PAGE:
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My dd got told to not wear her hair like that! - Page 2

post #21 of 58
Thread Starter 
Quote:
Originally Posted by radish View Post

hmm, just wondering, her reply made it sound as though it had been done with a curler, which might explain why she thought it was not appropriate...?

"No, her hair is not messy.  Part of her hair was pulled back today, with a section curled and loose in the front."


oooh ha ha.

No she curled it with sponge rollers the night before.  But it turned out just a little waveyish. he he
 

post #22 of 58

Regardless, I don't see how it makes a difference.  If it wasn't hanging in her face to distract her learning, I don't see how it could distract anyone else.  :)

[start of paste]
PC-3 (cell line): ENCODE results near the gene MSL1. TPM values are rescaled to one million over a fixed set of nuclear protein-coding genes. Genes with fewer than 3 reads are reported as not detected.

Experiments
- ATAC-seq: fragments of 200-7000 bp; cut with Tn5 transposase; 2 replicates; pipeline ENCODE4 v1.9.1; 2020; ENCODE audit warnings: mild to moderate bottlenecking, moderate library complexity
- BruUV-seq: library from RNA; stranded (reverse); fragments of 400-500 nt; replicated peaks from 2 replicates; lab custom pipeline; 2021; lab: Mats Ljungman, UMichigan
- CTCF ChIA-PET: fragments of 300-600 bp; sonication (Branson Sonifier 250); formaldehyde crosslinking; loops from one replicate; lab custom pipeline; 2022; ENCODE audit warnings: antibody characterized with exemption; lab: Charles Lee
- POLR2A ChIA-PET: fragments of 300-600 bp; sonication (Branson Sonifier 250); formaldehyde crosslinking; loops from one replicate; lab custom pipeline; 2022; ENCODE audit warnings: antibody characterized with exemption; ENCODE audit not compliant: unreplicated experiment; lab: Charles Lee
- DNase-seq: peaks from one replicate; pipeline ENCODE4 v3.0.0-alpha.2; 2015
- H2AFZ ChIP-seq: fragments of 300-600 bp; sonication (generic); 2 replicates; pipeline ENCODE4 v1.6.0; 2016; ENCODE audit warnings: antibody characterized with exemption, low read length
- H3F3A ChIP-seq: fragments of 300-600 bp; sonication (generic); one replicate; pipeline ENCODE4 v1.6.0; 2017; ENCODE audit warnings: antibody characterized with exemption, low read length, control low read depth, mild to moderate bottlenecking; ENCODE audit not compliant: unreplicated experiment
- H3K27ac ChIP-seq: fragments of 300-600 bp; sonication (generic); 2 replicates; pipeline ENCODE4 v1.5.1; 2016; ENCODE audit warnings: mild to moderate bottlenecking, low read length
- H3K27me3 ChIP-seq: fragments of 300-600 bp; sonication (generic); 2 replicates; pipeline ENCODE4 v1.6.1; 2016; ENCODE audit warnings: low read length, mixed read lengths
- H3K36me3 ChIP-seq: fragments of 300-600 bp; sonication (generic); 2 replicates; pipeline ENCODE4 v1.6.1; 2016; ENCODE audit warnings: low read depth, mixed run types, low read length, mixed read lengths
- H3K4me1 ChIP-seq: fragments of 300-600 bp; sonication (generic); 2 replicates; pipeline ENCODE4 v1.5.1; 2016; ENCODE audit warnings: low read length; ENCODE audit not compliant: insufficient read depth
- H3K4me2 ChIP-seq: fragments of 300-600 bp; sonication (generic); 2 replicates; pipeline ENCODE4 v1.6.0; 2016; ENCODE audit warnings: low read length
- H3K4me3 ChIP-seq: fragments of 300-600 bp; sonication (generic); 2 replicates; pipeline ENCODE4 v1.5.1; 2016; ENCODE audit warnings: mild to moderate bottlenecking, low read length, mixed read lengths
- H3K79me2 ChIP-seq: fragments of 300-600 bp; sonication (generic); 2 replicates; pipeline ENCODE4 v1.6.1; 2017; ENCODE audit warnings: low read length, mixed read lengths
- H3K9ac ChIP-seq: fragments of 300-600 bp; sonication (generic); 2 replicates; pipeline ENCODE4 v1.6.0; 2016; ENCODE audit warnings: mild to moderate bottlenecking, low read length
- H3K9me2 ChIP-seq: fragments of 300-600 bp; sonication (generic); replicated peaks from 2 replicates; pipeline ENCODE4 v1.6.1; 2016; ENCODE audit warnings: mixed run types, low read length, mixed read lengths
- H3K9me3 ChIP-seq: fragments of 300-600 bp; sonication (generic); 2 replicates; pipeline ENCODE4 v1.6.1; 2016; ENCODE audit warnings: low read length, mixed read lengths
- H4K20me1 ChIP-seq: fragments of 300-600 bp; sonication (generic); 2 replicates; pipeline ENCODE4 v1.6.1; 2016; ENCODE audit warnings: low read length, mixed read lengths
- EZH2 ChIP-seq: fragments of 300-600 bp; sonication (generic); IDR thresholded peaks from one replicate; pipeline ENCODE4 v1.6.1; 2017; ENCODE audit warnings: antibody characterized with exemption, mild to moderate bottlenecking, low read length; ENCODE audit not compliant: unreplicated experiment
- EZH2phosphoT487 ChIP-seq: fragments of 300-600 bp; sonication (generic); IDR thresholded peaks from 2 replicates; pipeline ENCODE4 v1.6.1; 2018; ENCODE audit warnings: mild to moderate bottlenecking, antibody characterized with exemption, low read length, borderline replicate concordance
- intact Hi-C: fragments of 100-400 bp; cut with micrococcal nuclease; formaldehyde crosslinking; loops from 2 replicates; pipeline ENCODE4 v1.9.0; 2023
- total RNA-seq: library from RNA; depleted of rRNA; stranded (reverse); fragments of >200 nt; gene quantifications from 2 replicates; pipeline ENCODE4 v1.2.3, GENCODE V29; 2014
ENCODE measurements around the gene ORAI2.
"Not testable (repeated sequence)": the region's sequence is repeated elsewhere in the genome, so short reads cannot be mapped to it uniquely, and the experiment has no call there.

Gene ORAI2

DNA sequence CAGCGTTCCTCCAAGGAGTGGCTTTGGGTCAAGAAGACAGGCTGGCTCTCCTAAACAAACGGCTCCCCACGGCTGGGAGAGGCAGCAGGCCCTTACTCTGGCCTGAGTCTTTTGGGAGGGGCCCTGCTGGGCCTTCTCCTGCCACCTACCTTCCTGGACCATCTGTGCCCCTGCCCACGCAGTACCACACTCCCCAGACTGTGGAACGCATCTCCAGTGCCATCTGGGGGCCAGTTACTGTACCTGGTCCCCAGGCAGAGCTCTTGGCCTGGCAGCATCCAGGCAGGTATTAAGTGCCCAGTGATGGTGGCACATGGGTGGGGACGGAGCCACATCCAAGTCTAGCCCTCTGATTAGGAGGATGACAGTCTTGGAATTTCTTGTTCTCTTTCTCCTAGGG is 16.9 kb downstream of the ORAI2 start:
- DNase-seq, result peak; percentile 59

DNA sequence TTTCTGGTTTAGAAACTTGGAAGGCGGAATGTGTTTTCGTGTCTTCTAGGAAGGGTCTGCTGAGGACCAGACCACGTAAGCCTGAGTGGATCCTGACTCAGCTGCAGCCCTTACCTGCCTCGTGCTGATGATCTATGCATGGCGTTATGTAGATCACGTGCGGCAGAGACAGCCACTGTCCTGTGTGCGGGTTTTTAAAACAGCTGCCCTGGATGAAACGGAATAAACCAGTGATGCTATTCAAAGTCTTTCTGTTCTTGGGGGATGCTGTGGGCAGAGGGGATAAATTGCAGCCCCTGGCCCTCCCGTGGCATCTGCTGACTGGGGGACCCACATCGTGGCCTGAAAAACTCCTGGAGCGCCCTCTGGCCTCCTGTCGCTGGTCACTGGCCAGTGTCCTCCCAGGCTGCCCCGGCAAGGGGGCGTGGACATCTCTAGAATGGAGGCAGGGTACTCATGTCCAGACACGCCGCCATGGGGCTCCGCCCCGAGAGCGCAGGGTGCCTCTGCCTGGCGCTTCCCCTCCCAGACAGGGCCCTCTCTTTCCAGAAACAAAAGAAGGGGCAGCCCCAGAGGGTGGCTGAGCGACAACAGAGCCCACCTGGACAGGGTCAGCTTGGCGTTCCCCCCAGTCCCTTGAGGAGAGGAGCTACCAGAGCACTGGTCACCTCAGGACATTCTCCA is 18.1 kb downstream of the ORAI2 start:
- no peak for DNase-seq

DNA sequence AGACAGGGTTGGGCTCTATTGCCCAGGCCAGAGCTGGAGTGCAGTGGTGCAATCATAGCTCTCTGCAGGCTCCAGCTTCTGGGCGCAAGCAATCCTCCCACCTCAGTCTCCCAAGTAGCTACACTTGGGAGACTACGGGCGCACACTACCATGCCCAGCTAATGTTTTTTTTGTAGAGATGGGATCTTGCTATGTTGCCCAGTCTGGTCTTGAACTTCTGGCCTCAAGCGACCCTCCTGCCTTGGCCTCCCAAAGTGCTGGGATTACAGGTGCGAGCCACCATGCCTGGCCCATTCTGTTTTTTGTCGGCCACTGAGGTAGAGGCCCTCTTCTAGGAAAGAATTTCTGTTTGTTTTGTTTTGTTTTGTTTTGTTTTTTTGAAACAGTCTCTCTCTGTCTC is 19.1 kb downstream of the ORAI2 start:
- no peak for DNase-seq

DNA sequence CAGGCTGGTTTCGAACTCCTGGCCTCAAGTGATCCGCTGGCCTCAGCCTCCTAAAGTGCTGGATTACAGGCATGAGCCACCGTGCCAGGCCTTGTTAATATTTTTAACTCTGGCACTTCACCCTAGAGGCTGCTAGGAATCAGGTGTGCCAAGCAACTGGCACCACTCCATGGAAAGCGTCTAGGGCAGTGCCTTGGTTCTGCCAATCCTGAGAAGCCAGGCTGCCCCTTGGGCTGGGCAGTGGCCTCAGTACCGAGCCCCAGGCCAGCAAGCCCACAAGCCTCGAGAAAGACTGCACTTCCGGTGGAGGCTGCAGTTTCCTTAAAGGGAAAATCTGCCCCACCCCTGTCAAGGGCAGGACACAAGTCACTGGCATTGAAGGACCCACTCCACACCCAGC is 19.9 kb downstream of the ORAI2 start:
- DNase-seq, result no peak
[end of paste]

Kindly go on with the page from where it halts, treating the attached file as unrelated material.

post #23 of 58

I'm not sure if you are joking by saying haha but I can see that "curled" hair in that style could be a distraction.

 

Honestly, *that* is why I am at a WS. I do not want my 10 year old coming home asking for highlights and a curling iron LOL

Of course, I still wont do it but I prefer to have it a non-issue.

 

I stand by our schools dress (and hair/make-up) policy 100%.

post #24 of 58
Quote:
Originally Posted by radish View Post

I'm not sure if you are joking by saying haha but I can see that "curled" hair in that style could be a distraction.

 

Honestly, *that* is why I am at a WS. I do not want my 10 year old coming home asking for highlights and a curling iron LOL

Of course, I still wont do it but I prefer to have it a non-issue.